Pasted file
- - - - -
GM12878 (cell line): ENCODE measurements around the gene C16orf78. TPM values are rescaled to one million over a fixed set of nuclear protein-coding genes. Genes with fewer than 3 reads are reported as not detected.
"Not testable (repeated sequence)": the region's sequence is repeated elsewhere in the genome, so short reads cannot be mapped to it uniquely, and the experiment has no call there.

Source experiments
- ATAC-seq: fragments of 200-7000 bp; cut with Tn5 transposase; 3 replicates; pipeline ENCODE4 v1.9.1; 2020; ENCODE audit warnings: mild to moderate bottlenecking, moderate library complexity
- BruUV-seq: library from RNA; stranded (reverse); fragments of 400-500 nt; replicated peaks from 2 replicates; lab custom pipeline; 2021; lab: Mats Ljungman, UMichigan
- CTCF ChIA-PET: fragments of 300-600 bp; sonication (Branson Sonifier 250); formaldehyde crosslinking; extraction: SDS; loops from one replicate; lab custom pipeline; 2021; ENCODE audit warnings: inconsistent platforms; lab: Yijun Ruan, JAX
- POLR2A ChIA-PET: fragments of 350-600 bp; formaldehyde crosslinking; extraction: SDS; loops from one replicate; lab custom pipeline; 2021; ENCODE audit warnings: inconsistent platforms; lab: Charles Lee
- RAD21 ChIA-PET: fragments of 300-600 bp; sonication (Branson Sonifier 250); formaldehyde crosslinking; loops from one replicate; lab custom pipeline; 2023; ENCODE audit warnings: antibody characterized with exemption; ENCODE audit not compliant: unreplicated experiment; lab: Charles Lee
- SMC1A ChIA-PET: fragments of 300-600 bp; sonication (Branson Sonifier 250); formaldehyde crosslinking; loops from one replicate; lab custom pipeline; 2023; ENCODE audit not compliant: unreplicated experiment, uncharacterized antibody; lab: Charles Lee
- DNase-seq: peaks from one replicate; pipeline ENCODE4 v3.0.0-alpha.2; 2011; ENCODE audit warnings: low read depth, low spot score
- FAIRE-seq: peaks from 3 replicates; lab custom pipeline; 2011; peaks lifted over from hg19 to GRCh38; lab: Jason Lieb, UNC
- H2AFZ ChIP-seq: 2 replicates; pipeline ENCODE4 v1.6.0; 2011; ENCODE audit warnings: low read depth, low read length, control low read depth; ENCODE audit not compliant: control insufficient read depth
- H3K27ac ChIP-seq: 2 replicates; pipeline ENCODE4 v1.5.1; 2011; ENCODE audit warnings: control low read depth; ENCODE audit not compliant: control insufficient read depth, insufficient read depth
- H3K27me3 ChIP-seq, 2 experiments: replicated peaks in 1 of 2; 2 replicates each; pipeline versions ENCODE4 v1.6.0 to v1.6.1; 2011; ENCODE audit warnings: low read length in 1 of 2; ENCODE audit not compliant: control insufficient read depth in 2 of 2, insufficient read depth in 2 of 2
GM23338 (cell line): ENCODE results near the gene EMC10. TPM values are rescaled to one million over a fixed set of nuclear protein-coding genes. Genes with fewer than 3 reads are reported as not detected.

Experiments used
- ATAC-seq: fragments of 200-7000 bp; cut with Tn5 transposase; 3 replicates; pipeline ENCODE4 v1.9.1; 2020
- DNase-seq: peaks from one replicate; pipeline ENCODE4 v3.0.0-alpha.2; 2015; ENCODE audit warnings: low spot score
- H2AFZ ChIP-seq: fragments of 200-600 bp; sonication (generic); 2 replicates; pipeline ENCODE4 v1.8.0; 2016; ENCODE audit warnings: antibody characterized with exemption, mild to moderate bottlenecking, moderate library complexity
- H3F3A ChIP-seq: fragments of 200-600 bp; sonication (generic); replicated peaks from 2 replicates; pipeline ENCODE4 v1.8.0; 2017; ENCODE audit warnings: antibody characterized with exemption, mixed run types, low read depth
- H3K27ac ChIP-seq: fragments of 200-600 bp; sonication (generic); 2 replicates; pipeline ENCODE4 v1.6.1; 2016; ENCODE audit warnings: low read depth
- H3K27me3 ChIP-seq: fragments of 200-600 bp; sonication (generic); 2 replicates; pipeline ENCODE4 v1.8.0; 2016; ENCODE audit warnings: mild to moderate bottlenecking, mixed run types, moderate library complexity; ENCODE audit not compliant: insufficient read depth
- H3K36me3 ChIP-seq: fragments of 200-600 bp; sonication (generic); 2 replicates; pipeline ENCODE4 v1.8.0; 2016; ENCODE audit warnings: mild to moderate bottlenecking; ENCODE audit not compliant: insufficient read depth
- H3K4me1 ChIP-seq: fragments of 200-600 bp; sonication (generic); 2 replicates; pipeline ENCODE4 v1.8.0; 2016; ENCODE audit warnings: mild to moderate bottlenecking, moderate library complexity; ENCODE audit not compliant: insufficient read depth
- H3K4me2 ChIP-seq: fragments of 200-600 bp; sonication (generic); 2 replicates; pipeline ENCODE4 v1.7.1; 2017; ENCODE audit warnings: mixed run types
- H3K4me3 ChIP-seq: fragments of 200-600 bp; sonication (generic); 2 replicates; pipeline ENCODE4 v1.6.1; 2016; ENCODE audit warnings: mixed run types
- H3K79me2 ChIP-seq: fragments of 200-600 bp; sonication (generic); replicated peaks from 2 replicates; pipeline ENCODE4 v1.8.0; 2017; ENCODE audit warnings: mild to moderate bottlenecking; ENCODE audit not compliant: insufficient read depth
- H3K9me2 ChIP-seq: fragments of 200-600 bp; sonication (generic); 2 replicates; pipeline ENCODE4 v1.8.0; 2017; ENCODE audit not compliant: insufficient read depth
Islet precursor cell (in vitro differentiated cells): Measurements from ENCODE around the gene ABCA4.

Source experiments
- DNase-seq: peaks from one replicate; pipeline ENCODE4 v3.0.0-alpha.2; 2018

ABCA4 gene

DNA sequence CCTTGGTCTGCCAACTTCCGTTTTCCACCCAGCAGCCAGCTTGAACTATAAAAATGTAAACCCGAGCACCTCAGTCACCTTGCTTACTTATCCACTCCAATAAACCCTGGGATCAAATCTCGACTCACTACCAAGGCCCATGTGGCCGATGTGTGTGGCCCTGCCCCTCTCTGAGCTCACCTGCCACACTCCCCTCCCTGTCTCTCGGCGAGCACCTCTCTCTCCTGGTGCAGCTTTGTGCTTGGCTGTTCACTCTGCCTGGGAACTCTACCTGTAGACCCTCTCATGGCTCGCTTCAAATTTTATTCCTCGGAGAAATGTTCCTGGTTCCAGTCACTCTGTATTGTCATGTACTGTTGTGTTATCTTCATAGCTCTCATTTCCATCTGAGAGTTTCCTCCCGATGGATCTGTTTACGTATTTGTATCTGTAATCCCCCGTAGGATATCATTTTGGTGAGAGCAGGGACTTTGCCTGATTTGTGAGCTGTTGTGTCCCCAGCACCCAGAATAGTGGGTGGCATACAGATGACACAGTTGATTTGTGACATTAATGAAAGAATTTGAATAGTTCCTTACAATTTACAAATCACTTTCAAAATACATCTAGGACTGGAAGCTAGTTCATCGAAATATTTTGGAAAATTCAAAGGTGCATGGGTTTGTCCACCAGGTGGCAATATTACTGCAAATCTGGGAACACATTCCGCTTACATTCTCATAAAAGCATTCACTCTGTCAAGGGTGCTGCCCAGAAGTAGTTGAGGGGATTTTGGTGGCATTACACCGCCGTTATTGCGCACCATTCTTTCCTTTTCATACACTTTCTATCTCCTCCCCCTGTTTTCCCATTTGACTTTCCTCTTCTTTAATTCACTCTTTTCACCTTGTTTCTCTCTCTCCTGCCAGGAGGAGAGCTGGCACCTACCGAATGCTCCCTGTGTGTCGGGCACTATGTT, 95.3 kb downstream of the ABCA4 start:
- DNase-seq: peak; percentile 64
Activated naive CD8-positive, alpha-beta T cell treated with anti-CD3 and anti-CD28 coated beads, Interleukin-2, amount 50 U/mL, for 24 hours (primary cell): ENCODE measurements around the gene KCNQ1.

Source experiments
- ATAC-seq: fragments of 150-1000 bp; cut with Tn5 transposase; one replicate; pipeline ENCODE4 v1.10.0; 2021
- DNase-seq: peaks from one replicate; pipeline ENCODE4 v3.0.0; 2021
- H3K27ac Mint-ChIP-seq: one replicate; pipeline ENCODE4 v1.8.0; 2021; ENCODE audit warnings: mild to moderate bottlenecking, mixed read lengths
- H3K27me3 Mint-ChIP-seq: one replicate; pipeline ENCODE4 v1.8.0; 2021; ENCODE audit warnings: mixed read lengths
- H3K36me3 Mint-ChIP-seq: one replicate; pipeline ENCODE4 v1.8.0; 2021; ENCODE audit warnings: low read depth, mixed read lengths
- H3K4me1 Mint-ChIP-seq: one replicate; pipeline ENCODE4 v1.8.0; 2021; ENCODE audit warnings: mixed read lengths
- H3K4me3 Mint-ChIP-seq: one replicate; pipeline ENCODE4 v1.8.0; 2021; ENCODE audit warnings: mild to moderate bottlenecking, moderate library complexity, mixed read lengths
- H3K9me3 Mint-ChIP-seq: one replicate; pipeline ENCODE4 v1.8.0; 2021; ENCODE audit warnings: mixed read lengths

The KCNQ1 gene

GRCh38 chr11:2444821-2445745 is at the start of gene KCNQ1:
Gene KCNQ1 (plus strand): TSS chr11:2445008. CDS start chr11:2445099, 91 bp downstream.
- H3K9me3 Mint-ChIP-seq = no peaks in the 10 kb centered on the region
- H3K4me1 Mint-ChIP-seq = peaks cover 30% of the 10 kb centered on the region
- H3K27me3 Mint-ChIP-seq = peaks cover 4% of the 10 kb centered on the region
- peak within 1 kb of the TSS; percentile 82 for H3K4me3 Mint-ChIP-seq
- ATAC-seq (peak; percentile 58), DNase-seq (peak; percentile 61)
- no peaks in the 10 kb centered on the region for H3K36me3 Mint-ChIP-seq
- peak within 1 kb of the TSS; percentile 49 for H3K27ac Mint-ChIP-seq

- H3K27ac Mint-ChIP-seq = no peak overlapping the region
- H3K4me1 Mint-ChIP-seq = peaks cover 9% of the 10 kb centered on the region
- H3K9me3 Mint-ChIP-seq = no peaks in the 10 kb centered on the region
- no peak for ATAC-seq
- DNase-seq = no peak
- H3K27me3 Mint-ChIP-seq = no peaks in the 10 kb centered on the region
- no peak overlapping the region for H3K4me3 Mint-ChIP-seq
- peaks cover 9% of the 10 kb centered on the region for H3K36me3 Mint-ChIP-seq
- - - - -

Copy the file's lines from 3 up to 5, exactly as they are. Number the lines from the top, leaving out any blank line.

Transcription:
Source experiments
- ATAC-seq: fragments of 200-7000 bp; cut with Tn5 transposase; 3 replicates; pipeline ENCODE4 v1.9.1; 2020; ENCODE audit warnings: mild to moderate bottlenecking, moderate library complexity
- BruUV-seq: library from RNA; stranded (reverse); fragments of 400-500 nt; replicated peaks from 2 replicates; lab custom pipeline; 2021; lab: Mats Ljungman, UMichigan